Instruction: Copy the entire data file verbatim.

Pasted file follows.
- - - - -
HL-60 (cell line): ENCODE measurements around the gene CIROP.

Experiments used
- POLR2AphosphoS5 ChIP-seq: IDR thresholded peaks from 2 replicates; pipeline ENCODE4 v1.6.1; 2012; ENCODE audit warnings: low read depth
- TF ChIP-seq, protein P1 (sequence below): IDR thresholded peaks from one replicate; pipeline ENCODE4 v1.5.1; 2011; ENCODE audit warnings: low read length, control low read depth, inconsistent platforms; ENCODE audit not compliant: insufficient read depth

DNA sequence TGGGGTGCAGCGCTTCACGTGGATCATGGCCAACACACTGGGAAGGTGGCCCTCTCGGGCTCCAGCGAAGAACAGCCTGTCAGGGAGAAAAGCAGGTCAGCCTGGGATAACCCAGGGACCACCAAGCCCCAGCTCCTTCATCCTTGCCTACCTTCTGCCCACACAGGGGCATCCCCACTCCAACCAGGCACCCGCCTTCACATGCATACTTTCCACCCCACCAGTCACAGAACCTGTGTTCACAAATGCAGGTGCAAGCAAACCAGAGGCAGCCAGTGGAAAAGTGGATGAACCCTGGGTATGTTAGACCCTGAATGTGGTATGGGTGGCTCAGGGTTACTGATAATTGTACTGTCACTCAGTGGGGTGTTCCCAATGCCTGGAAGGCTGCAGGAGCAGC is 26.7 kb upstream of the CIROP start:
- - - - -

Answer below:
HL-60 (cell line): ENCODE measurements around the gene CIROP.

Experiments used
- POLR2AphosphoS5 ChIP-seq: IDR thresholded peaks from 2 replicates; pipeline ENCODE4 v1.6.1; 2012; ENCODE audit warnings: low read depth
- TF ChIP-seq, protein P1 (sequence below): IDR thresholded peaks from one replicate; pipeline ENCODE4 v1.5.1; 2011; ENCODE audit warnings: low read length, control low read depth, inconsistent platforms; ENCODE audit not compliant: insufficient read depth

DNA sequence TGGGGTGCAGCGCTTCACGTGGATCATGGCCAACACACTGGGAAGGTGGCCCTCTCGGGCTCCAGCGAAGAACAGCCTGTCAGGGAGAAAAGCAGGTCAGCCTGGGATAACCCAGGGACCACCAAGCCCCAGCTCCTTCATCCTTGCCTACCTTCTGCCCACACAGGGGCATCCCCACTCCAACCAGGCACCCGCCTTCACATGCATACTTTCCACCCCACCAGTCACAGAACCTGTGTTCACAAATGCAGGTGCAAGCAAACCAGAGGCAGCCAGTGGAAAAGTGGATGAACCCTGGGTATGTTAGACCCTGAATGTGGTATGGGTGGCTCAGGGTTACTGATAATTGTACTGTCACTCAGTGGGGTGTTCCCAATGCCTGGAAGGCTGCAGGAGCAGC is 26.7 kb upstream of the CIROP start: